WORLD WAR Z
With a notably versatile range of films to his credit, MARC FORSTER (Director) has persistently evaded categorization, having helmed a slate of major motion pictures of varying scale and genres for studios and independents alike, starring many of the industry's premier talent.
Acclaimed for his unique aesthetic and compelling visuals, Forster has tackled deeply emotional themes in his largely character driven films, ranging from stylish studio blockbusters to his modestly budgeted, Oscar-nominated Best Picture.
Forster's filmmaking style was clearly evident in his first film, "Everything Put Together," which he also co-wrote. This searing psychological drama was nominated for a Grand Jury Prize at the 2001 Sundance Film Festival, and at the Independent Spirit Awards that year Forster won the â€˜Someone to Watch' award and was nominated for the Best Feature under $500,000 honor.
Forster broke through in a convincing way in 2001 with "Monster's Ball," which was a critical and commercial success and received two OscarÂ® nominations with Halle Berry winning for Best Actress. The film offered a powerful glimpse into the legacies of race, loss and redemption, as well as commanding performances by Berry, Billy Bob Thornton, Heath Ledger, Peter Boyle and Sean Combs.
In "Finding Neverland," Forster recreated turn-of-the-century London, crafting the semi-autobiographical story of the inspiring friendship between J.M. Barrie, author of "Peter Pan," the four young boys and single mother who lived next door. Starring Johnny Depp, Kate Winslet, Dustin Hoffman and Julie Christie, "Finding Neverland" was one of the most celebrated films of 2004, earning Forster a DGA Best Director nomination. It was also recognized as Best Film of the Year by the National Board of Review, and received seven Academy Award nominations, five Golden Globe nominations, and 11 BAFTA nominations, all including Best Picture.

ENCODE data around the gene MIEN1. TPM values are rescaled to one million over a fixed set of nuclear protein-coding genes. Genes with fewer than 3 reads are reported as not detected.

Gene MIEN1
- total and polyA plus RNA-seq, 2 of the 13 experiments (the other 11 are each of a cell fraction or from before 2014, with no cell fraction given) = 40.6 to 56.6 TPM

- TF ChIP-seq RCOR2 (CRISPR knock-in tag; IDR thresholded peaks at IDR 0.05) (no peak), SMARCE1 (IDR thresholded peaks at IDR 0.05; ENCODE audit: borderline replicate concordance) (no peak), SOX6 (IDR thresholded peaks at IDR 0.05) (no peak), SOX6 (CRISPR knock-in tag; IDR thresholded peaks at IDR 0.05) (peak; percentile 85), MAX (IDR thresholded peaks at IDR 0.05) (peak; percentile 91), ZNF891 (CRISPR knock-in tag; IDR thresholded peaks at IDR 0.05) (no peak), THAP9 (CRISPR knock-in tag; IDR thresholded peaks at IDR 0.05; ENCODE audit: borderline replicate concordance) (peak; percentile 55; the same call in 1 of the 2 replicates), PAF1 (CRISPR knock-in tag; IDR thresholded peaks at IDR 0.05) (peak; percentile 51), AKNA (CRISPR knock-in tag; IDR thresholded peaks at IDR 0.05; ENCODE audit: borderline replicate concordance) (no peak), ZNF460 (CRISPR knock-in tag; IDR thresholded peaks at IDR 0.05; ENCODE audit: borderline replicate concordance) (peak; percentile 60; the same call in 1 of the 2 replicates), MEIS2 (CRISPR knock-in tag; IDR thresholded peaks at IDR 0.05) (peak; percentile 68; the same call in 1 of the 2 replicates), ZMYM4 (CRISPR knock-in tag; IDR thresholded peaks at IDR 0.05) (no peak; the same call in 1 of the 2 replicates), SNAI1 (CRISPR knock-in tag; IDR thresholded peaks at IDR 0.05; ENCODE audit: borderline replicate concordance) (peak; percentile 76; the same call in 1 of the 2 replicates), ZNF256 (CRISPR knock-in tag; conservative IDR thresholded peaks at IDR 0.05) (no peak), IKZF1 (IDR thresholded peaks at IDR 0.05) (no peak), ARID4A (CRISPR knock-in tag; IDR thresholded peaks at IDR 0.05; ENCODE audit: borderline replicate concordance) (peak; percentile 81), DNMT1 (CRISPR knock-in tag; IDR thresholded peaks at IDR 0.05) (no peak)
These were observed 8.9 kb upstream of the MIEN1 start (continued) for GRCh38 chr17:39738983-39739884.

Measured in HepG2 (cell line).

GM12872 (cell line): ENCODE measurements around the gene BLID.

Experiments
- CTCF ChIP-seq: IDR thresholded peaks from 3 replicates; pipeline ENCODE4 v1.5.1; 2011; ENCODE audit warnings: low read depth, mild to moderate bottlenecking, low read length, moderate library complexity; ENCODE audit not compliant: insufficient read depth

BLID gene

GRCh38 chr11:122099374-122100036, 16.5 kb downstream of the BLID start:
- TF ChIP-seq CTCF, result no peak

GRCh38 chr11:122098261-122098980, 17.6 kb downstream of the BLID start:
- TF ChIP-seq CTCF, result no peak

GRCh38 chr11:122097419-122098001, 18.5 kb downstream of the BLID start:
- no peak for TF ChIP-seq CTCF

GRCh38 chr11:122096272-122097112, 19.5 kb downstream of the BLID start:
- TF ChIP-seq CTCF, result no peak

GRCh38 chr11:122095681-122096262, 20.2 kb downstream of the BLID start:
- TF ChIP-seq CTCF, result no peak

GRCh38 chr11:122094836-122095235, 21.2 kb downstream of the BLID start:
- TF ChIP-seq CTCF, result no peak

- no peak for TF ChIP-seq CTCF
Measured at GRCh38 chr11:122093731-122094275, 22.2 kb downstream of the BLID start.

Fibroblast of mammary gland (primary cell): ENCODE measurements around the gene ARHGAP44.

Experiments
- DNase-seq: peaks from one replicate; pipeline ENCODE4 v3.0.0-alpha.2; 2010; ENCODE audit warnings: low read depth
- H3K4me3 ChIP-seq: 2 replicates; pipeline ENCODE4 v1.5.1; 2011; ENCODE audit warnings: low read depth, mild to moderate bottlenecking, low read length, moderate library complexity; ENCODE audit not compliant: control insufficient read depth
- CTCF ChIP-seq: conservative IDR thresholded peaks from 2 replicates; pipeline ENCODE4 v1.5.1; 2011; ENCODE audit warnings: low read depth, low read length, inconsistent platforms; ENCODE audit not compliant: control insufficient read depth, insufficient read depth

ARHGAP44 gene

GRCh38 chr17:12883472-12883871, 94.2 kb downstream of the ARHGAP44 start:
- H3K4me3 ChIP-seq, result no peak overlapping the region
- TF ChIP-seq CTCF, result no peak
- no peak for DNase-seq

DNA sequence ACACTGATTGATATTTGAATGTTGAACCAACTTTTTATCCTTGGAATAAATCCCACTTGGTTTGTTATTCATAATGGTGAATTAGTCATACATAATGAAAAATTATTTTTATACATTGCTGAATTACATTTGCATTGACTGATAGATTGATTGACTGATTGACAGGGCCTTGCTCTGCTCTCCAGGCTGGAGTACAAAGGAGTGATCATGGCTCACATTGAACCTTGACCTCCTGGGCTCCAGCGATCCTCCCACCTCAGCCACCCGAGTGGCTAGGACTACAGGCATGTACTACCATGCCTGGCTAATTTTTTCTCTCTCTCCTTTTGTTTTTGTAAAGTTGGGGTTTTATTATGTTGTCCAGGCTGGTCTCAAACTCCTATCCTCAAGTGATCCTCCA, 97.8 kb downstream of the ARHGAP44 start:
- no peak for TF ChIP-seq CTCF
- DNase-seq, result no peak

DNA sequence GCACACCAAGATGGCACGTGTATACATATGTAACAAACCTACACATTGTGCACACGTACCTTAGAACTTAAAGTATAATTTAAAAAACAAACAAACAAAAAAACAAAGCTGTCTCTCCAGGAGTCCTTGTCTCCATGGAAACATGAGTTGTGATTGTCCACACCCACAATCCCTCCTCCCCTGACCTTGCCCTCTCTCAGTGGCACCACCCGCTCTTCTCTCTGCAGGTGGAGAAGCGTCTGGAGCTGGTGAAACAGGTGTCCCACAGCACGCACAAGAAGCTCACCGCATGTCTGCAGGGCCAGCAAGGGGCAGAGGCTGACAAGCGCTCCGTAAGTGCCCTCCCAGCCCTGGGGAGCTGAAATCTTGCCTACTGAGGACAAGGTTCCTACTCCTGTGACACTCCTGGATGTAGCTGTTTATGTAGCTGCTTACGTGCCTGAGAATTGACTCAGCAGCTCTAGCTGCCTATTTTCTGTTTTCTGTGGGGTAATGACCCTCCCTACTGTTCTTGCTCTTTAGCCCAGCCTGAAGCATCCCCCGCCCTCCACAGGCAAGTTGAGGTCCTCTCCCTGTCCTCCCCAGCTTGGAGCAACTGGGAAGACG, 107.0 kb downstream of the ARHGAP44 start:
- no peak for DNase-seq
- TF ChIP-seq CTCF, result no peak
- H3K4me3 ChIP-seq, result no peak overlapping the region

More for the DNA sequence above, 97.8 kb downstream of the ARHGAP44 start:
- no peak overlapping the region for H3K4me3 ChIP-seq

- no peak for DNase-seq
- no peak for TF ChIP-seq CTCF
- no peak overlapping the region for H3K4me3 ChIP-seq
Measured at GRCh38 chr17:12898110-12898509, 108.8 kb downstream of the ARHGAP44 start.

Forster's next film was 2005's reality-bending thriller "Stay," starring Ewan McGregor, Naomi Watts and Ryan Gosling. He followed that with the imaginative comedy "Stranger Than Fiction," Will Ferrell, Maggie Gyllenhaal, Dustin Hoffman, Emma Thompson and Queen Latifah. "Stranger Than Fiction" premiered at the 2006 Toronto International Film Festival to critical and audience acclaim, and earned a Golden Globe nomination for Ferrell.
In 2007, Forster adapted the New York Times best-selling and beloved novel "The Kite Runner." The film earned a Golden Globe nomination for Best Foreign Language Film and a BAFTA bid for Film Not In The English Language.
Following "The Kite Runner," Forster directed the 22ndJames Bond franchise's "Quantum of Solace." The film, starring Daniel Craig, was the first Bond film ever to be completed ahead of schedule and under budget, and became one of the highest grossing films in the franchise's history, with a worldwide box office of more than $586 million.
Forster's gripping indie action drama "Machine Gun Preacher," released in September 2011, starring Gerard Butler, was based on the true story of Sam Childers, a former drug-dealing criminal who becomes a crusader for refugee children in Sudan.
Born in Germany and raised in Switzerland, Forster came to the United States in 1990 to attend NYU Film School, graduating in 1993.
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